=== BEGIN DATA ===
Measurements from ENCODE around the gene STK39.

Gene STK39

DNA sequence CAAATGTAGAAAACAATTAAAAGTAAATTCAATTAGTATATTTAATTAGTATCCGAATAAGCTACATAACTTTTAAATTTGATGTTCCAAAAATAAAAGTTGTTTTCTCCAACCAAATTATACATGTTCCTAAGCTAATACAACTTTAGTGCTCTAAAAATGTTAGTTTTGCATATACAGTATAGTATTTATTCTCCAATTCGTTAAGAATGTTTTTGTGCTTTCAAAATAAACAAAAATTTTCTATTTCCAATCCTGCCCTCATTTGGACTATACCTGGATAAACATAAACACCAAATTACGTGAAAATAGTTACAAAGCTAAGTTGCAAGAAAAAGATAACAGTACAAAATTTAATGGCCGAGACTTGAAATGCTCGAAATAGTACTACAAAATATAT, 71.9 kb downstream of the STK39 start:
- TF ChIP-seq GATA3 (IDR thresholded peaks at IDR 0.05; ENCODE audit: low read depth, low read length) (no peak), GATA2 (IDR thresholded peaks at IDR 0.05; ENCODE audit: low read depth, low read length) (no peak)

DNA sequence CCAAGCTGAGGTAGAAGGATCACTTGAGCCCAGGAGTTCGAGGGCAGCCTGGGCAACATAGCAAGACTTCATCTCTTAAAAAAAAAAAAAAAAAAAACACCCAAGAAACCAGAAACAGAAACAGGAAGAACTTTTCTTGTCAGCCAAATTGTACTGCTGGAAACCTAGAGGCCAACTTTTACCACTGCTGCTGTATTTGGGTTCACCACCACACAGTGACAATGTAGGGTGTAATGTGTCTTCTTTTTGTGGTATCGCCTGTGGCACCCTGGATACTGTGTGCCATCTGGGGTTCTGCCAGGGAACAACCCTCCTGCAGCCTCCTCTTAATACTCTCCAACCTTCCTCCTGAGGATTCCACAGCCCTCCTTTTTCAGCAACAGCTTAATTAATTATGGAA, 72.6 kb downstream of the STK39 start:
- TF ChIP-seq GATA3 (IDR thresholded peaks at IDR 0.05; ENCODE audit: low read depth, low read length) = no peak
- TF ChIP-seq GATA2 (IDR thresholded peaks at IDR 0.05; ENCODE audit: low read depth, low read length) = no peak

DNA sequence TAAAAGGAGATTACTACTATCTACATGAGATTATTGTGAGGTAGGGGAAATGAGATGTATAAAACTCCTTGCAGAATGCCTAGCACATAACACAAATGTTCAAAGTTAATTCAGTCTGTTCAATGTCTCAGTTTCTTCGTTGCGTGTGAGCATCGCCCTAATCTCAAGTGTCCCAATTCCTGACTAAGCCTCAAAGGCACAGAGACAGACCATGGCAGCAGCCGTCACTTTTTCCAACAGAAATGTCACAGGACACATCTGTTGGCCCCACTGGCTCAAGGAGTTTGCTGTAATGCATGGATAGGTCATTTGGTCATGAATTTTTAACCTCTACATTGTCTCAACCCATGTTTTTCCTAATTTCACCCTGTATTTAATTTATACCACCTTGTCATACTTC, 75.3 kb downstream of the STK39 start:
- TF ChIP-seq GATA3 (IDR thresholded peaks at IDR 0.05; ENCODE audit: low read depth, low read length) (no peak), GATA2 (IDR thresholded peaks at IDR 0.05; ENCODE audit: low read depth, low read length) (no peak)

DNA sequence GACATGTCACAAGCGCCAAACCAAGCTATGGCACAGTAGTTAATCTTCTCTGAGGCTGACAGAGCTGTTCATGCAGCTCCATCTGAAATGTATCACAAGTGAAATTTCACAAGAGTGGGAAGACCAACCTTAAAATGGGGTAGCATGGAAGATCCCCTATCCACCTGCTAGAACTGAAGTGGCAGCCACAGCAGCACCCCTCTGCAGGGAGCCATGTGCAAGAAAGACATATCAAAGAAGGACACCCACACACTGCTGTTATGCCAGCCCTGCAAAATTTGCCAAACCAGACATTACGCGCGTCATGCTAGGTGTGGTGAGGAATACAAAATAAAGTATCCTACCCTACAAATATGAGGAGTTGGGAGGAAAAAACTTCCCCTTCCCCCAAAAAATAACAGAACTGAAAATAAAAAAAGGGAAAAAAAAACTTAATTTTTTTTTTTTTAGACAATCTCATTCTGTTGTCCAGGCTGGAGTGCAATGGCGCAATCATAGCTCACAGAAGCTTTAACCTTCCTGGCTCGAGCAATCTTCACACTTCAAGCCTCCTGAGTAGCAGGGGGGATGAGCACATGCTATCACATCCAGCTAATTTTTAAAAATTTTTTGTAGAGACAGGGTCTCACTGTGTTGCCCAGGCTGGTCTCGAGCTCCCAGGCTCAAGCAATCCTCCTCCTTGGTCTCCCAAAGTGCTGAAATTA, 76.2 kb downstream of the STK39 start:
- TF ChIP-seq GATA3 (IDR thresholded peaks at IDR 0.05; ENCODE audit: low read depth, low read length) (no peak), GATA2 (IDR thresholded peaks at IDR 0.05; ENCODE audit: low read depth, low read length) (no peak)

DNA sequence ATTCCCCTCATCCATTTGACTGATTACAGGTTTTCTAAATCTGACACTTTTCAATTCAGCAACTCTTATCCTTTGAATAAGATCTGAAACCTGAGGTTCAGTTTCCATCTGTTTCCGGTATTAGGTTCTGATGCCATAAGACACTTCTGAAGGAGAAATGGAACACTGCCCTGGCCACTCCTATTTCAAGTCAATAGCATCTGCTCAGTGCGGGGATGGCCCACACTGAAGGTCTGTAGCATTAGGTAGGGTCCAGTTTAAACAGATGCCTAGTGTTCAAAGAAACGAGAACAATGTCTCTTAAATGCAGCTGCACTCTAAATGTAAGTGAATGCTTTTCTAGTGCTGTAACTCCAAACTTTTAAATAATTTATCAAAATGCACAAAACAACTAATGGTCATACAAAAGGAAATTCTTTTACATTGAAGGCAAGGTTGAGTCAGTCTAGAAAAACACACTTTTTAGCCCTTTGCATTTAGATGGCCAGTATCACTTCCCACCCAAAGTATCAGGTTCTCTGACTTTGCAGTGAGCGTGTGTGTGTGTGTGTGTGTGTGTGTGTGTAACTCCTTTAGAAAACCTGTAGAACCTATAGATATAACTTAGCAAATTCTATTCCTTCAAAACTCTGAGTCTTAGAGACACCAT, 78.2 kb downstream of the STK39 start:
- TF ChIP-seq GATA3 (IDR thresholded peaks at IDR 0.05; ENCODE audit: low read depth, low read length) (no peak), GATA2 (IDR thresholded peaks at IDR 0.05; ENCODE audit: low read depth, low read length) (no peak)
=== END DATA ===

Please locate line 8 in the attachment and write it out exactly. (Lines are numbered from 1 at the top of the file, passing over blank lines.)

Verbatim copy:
DNA sequence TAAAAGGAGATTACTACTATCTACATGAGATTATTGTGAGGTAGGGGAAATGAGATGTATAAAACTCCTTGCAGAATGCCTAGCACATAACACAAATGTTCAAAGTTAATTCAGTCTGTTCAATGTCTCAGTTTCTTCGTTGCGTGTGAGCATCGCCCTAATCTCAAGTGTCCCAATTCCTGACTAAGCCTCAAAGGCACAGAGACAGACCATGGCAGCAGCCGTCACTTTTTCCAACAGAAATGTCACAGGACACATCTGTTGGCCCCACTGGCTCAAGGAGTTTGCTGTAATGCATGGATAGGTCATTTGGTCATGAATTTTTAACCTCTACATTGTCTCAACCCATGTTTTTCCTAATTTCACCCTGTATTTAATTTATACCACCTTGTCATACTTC, 75.3 kb downstream of the STK39 start: